5.) From what I've read, IEPs can be re-evaluated on an annual basis, do you think this is too frequent or not frequent enough? Annual is good enough. We do report cards three times a year with IEP objective updates and I also do progress reports three times a year.

    6.) What sort of situations have provided the most challenging obstacles when it comes to getting students with IEPs to meet their goals? Most of my challenges come if a student transfers into my class with an IEP objective written to support what the previous teacher did in her class. For example "xxx will move their schedule icon before each transition." This is a bad goal because I don't use schedule icons in my classroom. Or "xxx will answer five comprehension questions about a reading by choosing from a field of three written answers with pictorial supports." This goal was written with the Unique Learning System curriculum in mind. Fortunately I am piloting it, but I would have been making my own weekly multiple choice tests about a topic if I hadn't had it available.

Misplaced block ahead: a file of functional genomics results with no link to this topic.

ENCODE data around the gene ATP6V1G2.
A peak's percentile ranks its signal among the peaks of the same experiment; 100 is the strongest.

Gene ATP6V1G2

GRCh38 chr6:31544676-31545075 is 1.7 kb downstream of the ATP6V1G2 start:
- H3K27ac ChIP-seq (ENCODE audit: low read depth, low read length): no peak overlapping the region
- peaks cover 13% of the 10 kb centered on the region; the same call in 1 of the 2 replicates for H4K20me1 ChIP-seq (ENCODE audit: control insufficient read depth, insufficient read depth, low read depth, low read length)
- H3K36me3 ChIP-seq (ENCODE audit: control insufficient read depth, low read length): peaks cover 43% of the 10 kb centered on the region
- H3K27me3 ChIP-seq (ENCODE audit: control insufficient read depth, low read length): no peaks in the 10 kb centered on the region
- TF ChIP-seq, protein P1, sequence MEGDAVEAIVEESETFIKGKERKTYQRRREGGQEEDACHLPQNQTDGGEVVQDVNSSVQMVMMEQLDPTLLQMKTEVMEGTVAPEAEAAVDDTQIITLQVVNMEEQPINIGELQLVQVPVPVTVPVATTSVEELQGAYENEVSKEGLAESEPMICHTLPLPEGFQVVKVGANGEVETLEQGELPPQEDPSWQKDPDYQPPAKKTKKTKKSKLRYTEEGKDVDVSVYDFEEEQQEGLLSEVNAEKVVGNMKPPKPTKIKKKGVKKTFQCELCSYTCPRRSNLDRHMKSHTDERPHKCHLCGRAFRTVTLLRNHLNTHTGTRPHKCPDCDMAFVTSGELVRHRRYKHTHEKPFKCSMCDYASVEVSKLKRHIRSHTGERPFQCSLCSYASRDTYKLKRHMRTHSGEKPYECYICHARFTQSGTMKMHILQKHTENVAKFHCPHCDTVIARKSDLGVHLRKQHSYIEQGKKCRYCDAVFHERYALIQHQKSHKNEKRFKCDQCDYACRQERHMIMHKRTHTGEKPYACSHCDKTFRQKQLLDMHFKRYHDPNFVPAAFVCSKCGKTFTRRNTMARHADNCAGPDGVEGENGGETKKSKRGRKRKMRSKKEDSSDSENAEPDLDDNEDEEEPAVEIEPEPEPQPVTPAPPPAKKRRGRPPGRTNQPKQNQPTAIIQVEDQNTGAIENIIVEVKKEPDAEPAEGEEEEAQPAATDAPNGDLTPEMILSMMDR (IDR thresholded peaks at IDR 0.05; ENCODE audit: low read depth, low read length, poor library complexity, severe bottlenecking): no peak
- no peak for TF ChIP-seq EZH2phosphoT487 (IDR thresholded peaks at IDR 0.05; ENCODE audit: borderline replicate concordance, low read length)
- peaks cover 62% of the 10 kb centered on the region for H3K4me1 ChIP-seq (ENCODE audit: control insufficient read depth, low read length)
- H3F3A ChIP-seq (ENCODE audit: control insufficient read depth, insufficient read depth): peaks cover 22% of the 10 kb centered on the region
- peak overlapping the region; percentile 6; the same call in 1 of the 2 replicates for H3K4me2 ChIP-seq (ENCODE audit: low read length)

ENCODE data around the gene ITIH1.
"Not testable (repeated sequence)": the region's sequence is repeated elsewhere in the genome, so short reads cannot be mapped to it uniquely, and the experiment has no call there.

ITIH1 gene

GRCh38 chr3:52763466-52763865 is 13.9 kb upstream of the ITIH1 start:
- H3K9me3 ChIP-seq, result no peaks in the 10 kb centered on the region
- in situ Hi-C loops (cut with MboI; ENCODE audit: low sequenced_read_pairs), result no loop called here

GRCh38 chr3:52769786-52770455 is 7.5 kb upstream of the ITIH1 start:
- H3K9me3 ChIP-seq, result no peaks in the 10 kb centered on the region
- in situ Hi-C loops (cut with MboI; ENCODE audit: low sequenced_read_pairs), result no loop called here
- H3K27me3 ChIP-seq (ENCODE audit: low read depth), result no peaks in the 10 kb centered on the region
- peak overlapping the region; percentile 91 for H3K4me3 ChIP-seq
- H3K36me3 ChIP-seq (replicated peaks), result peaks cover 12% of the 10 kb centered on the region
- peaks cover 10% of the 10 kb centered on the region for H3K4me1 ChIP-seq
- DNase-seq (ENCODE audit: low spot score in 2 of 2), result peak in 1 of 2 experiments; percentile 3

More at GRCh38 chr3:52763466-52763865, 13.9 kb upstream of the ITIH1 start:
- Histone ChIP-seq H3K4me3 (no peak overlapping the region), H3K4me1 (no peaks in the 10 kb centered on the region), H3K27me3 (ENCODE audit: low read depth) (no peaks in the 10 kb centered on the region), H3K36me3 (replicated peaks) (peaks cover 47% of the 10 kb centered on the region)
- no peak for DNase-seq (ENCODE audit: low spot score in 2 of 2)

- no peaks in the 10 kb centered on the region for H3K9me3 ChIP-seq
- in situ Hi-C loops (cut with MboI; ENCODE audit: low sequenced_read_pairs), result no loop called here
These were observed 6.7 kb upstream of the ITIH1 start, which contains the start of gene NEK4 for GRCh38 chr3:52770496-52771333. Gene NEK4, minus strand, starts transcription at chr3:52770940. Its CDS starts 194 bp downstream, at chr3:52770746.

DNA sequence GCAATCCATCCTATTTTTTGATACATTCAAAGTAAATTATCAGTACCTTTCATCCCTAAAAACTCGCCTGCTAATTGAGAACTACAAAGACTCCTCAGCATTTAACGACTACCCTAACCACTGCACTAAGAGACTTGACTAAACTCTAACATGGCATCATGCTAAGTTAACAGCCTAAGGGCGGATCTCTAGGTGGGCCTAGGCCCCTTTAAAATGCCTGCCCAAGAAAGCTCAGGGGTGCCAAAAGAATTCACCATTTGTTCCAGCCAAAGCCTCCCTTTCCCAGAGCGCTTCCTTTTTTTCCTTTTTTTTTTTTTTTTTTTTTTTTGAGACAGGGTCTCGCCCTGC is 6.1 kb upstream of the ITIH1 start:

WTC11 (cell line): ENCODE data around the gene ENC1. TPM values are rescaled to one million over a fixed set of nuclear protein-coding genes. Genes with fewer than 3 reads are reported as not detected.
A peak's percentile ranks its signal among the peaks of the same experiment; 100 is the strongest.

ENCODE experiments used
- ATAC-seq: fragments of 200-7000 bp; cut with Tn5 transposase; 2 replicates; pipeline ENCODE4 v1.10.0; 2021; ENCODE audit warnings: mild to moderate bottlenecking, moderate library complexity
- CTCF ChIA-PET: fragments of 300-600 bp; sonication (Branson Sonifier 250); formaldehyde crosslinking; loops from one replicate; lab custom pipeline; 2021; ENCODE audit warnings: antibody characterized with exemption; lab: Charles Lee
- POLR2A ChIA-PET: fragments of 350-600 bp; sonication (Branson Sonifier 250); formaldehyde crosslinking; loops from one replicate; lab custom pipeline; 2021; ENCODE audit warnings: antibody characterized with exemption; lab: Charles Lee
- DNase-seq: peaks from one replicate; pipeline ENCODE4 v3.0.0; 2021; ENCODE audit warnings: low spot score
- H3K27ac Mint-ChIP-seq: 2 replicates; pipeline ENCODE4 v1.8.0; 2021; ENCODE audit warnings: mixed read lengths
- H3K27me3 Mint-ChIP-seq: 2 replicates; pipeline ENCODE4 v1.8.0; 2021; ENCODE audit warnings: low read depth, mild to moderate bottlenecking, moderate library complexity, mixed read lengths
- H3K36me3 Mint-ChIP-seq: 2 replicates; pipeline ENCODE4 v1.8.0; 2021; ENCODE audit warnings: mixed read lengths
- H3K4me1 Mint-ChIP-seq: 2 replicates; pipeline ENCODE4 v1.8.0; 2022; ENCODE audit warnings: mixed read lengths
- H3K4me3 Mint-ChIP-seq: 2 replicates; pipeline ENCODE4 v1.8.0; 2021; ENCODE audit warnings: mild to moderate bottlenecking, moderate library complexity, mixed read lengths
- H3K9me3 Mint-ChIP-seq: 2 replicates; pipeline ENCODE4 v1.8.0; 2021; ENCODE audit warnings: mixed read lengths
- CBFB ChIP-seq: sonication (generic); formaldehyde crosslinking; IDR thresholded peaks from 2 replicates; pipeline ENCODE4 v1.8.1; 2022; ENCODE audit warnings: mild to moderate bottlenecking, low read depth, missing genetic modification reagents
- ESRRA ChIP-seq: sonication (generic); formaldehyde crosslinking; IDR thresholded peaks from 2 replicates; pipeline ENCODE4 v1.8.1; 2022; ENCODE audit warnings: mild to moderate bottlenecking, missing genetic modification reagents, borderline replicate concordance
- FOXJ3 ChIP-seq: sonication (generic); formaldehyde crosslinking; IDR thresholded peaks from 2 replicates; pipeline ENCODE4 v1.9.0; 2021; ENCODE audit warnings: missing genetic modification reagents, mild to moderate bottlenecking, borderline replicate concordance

7.) The information I'm getting is rather vague about how extensive or detailed an IEP should be, but for those of you that have been involved in contributing to an IEP, how extensive/detailed do they tend to be? I think and IEP needs to be detailed enough that if you got hit by a bus tomorrow, the incoming teacher could come in, read the IEP, and know what the student can and can't do and what supports they need to be successful.

    Good luck! I think writing the IEP is actually the easiest part of the job. Implementing it is a whole 'nother story!